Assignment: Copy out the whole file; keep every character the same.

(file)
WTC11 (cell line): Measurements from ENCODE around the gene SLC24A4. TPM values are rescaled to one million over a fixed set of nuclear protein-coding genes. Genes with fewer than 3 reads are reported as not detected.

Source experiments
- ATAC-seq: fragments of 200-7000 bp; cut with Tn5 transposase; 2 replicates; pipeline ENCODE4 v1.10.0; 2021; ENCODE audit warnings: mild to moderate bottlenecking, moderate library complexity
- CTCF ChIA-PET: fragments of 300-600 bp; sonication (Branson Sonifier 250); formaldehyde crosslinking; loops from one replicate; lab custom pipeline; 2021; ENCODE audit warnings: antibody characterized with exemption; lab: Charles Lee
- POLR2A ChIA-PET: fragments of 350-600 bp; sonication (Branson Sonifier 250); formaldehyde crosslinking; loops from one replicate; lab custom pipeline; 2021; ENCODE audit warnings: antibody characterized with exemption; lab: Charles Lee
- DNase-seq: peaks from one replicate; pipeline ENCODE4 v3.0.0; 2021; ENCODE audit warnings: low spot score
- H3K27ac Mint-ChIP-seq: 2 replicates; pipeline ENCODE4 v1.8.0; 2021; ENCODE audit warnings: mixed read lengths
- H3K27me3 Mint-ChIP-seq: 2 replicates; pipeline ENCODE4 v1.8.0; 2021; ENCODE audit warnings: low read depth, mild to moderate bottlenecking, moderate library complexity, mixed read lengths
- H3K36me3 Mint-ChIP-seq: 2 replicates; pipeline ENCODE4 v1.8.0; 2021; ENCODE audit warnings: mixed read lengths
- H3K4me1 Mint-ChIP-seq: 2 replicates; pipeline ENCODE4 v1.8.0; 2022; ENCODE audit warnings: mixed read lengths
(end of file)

WTC11 (cell line): Measurements from ENCODE around the gene SLC24A4. TPM values are rescaled to one million over a fixed set of nuclear protein-coding genes. Genes with fewer than 3 reads are reported as not detected.

Source experiments
- ATAC-seq: fragments of 200-7000 bp; cut with Tn5 transposase; 2 replicates; pipeline ENCODE4 v1.10.0; 2021; ENCODE audit warnings: mild to moderate bottlenecking, moderate library complexity
- CTCF ChIA-PET: fragments of 300-600 bp; sonication (Branson Sonifier 250); formaldehyde crosslinking; loops from one replicate; lab custom pipeline; 2021; ENCODE audit warnings: antibody characterized with exemption; lab: Charles Lee
- POLR2A ChIA-PET: fragments of 350-600 bp; sonication (Branson Sonifier 250); formaldehyde crosslinking; loops from one replicate; lab custom pipeline; 2021; ENCODE audit warnings: antibody characterized with exemption; lab: Charles Lee
- DNase-seq: peaks from one replicate; pipeline ENCODE4 v3.0.0; 2021; ENCODE audit warnings: low spot score
- H3K27ac Mint-ChIP-seq: 2 replicates; pipeline ENCODE4 v1.8.0; 2021; ENCODE audit warnings: mixed read lengths
- H3K27me3 Mint-ChIP-seq: 2 replicates; pipeline ENCODE4 v1.8.0; 2021; ENCODE audit warnings: low read depth, mild to moderate bottlenecking, moderate library complexity, mixed read lengths
- H3K36me3 Mint-ChIP-seq: 2 replicates; pipeline ENCODE4 v1.8.0; 2021; ENCODE audit warnings: mixed read lengths
- H3K4me1 Mint-ChIP-seq: 2 replicates; pipeline ENCODE4 v1.8.0; 2022; ENCODE audit warnings: mixed read lengths